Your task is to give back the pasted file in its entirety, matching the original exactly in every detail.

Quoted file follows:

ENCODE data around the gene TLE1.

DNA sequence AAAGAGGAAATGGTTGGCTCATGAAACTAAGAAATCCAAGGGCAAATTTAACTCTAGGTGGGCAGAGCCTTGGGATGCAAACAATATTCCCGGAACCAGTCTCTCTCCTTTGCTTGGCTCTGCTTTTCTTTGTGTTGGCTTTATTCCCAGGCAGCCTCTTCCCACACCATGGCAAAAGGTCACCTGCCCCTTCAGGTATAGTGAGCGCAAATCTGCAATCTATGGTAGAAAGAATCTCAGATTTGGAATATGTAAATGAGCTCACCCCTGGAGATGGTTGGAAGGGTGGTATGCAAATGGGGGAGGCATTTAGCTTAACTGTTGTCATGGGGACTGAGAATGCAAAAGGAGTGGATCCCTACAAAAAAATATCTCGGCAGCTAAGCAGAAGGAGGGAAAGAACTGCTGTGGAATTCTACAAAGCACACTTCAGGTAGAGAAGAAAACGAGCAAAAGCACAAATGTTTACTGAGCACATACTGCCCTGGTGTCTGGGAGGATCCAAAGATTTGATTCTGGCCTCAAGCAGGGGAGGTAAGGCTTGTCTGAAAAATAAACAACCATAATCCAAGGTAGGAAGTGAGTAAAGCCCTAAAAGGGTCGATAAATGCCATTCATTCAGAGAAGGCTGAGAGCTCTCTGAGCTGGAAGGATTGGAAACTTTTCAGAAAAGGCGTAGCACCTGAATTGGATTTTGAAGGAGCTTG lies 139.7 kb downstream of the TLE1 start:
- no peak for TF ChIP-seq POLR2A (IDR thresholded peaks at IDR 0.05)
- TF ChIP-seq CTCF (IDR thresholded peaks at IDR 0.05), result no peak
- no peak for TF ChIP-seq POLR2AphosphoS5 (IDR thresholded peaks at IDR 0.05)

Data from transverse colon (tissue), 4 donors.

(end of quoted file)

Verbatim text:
ENCODE data around the gene TLE1.

DNA sequence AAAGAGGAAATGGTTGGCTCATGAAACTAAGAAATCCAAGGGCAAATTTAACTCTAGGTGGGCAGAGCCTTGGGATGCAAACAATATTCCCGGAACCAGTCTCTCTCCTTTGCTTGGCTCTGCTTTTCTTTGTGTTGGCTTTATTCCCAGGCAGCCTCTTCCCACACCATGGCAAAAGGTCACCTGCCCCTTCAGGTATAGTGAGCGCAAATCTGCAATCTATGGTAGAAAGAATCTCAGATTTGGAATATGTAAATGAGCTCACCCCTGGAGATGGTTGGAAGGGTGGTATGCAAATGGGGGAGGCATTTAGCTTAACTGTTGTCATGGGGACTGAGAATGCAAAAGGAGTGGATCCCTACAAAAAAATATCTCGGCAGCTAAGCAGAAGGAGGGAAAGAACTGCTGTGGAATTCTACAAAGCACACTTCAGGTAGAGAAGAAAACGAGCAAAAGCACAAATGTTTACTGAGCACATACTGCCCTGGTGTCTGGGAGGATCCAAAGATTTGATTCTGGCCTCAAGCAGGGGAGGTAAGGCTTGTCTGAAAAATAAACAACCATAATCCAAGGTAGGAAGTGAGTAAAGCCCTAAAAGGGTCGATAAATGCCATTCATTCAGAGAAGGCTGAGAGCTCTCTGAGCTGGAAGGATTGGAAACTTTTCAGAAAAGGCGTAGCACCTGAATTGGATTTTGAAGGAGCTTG lies 139.7 kb downstream of the TLE1 start:
- no peak for TF ChIP-seq POLR2A (IDR thresholded peaks at IDR 0.05)
- TF ChIP-seq CTCF (IDR thresholded peaks at IDR 0.05), result no peak
- no peak for TF ChIP-seq POLR2AphosphoS5 (IDR thresholded peaks at IDR 0.05)

Data from transverse colon (tissue), 4 donors.